The outlier: Dane County accounts for a third of all initial hate crime charges statewide

From 2016 to 2020, Dane County initially brought the hate crime penalty in 46 cases, with 7 hate convictions but most of them still open from 2019 and 2020–following a policy change.

By comparison, Milwaukee County used it only four times in the five-year timespan, and Waukesha County, the third-largest county in the state, didn’t use it at all. A string of burglaries against the Amish community in 2016 account for most of the cases in Monroe County, the second-highest number (12) of hate crime cases.

“We felt that it was important for us to make a statement to the community,” Dane County District Attorney Ismael Ozanne said. “We were seeing an uptick in…hate indicators, slurs, that kind of thing, within the police reports.”

The rise in the county’s hate crime charges starting in 2019 represents most of the increase in the penalty’s use statewide.

Wisconsin state law, which protects six classes of people under its hate crime penalty enhancer, allows the penalty to be added to crimes that investigators and prosecutors find to be not motivated by discrimination “in part or in whole.”

Ozanne’s change meant Dane County would emphasize what’s already in the law—bringing a hate crime penalty for crimes not just wholly motivated by hate, but also partially.

“If we as prosecutors look at that wording, ‘in part or in whole,’ and lean more towards the ‘in whole,’ then obviously we wouldn’t be applying the hate crime enhancer as often,” Ozanne explained. The policy change has made Dane County by far the most aggressive county in the state for prosecuting hate, a trend supported by the state’s top law enforcement official.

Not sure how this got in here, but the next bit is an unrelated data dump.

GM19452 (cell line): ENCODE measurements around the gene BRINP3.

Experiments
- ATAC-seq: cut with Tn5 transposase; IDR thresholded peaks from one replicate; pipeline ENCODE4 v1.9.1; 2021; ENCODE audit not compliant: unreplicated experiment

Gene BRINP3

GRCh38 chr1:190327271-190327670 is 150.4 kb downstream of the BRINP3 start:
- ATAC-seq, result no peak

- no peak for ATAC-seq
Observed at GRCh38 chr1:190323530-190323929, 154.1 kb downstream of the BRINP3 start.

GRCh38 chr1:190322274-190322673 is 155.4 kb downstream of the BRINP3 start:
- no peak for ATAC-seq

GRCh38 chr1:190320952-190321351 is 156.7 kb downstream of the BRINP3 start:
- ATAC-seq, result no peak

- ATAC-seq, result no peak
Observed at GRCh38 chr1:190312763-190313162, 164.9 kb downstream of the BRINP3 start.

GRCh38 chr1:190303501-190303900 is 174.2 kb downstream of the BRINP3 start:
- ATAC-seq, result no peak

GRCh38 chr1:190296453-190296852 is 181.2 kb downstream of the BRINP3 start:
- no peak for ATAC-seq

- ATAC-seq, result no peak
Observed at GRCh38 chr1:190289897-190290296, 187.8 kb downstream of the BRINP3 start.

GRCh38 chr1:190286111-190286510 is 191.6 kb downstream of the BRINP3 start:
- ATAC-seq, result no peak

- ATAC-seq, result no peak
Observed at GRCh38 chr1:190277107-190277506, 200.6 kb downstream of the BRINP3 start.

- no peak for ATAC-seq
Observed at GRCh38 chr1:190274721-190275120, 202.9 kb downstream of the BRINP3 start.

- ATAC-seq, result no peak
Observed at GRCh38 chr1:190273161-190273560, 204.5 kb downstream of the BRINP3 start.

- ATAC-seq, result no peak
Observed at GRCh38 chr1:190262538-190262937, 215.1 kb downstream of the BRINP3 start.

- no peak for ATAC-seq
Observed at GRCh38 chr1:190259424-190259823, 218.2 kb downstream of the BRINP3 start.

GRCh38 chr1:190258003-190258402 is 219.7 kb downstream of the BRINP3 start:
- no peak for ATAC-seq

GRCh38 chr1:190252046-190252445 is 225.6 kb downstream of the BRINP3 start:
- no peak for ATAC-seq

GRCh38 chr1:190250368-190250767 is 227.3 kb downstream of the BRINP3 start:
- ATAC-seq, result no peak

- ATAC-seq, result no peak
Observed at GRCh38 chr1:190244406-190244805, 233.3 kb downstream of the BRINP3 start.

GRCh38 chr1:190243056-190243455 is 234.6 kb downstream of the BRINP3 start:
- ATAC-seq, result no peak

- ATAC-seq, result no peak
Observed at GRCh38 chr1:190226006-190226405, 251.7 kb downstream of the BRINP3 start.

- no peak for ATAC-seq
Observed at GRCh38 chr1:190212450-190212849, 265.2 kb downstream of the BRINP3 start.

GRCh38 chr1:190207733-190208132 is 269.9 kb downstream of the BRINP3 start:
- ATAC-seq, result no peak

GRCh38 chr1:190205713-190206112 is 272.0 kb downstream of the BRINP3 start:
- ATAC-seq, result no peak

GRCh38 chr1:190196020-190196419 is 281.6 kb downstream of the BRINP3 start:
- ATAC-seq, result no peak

“When there is that evidence, I think it’s critical that those cases are charged,” Kaul said.

Experts say Dane County’s model is potentially setting an example that is part of the solution. John Vaudreuil, the U.S. attorney for the Western District of Wisconsin during the Obama administration, said prosecutors bear a responsibility to ensure hate is prosecuted in the criminal justice system–for both the victims and the larger communities they represent.

“Hate crimes are message crimes,” Vaudreuil said. “If you attack a Black man, you want the entire Black community to know: you’re not welcome, you’re not like us, leave.”

“But the police and the prosecutor can send an absolutely different message if they stand up and say, ‘We are prosecuting this as a hate crime.’ The message that is sent is, ‘You are welcome, you are our brothers and sisters, we will protect you, you make us better.'”

*About the data: News 3 Investigates reviewed and analyzed hate crime penalty data provided by Court Data Technologies, a Madison-based criminal justice legal services company that uses CCAP subscriber data to provide custom research. Penalty enhancer data appears on cases but is not searchable through the public-facing version of the Wisconsin Court Case (CCAP) search system, since it’s not its own crime. The Wisconsin Court System was not able to provide current data themselves for use of the hate crime penalty, citing instead an expensive annual subscription option.

Note: Dismissed hate crime penalties are visible in online court records, but they don’t appear as part of the online record when they’re dropped from initial charges completely. Case statuses are current as of mid-May.